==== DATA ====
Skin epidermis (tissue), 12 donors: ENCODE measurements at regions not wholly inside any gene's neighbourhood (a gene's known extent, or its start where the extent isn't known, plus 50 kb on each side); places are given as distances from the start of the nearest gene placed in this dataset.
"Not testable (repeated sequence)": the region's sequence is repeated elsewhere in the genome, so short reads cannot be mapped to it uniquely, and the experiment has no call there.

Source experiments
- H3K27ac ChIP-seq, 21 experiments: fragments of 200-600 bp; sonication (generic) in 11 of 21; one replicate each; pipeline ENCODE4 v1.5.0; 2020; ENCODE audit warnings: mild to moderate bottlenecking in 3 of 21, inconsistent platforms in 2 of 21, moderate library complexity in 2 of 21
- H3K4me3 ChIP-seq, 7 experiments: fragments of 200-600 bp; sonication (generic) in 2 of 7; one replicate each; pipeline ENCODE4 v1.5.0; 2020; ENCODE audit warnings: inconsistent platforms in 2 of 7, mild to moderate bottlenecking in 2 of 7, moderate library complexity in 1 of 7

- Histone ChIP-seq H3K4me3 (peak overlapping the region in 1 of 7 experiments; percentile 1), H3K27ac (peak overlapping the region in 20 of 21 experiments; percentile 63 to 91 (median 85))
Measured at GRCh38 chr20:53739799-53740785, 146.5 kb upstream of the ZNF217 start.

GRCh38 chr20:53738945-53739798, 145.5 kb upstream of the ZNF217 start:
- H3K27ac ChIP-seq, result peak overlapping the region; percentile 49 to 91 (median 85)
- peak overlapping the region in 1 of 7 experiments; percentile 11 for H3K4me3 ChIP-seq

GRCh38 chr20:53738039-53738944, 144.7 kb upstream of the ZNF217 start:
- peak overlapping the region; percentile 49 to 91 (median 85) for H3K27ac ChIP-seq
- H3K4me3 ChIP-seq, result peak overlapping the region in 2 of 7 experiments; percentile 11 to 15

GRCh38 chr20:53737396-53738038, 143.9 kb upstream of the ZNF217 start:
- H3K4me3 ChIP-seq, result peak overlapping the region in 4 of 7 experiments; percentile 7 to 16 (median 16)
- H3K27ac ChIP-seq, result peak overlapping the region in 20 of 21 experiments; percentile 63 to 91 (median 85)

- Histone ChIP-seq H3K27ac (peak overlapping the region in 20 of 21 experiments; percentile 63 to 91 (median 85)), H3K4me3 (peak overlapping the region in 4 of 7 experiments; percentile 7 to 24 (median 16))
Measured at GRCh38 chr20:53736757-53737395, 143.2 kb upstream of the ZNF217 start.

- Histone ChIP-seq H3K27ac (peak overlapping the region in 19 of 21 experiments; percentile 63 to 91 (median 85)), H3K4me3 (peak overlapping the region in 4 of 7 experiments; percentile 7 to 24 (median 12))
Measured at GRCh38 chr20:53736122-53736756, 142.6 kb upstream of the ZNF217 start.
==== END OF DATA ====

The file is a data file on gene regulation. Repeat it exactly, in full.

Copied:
Skin epidermis (tissue), 12 donors: ENCODE measurements at regions not wholly inside any gene's neighbourhood (a gene's known extent, or its start where the extent isn't known, plus 50 kb on each side); places are given as distances from the start of the nearest gene placed in this dataset.
"Not testable (repeated sequence)": the region's sequence is repeated elsewhere in the genome, so short reads cannot be mapped to it uniquely, and the experiment has no call there.

Source experiments
- H3K27ac ChIP-seq, 21 experiments: fragments of 200-600 bp; sonication (generic) in 11 of 21; one replicate each; pipeline ENCODE4 v1.5.0; 2020; ENCODE audit warnings: mild to moderate bottlenecking in 3 of 21, inconsistent platforms in 2 of 21, moderate library complexity in 2 of 21
- H3K4me3 ChIP-seq, 7 experiments: fragments of 200-600 bp; sonication (generic) in 2 of 7; one replicate each; pipeline ENCODE4 v1.5.0; 2020; ENCODE audit warnings: inconsistent platforms in 2 of 7, mild to moderate bottlenecking in 2 of 7, moderate library complexity in 1 of 7

- Histone ChIP-seq H3K4me3 (peak overlapping the region in 1 of 7 experiments; percentile 1), H3K27ac (peak overlapping the region in 20 of 21 experiments; percentile 63 to 91 (median 85))
Measured at GRCh38 chr20:53739799-53740785, 146.5 kb upstream of the ZNF217 start.

GRCh38 chr20:53738945-53739798, 145.5 kb upstream of the ZNF217 start:
- H3K27ac ChIP-seq, result peak overlapping the region; percentile 49 to 91 (median 85)
- peak overlapping the region in 1 of 7 experiments; percentile 11 for H3K4me3 ChIP-seq

GRCh38 chr20:53738039-53738944, 144.7 kb upstream of the ZNF217 start:
- peak overlapping the region; percentile 49 to 91 (median 85) for H3K27ac ChIP-seq
- H3K4me3 ChIP-seq, result peak overlapping the region in 2 of 7 experiments; percentile 11 to 15

GRCh38 chr20:53737396-53738038, 143.9 kb upstream of the ZNF217 start:
- H3K4me3 ChIP-seq, result peak overlapping the region in 4 of 7 experiments; percentile 7 to 16 (median 16)
- H3K27ac ChIP-seq, result peak overlapping the region in 20 of 21 experiments; percentile 63 to 91 (median 85)

- Histone ChIP-seq H3K27ac (peak overlapping the region in 20 of 21 experiments; percentile 63 to 91 (median 85)), H3K4me3 (peak overlapping the region in 4 of 7 experiments; percentile 7 to 24 (median 16))
Measured at GRCh38 chr20:53736757-53737395, 143.2 kb upstream of the ZNF217 start.

- Histone ChIP-seq H3K27ac (peak overlapping the region in 19 of 21 experiments; percentile 63 to 91 (median 85)), H3K4me3 (peak overlapping the region in 4 of 7 experiments; percentile 7 to 24 (median 12))
Measured at GRCh38 chr20:53736122-53736756, 142.6 kb upstream of the ZNF217 start.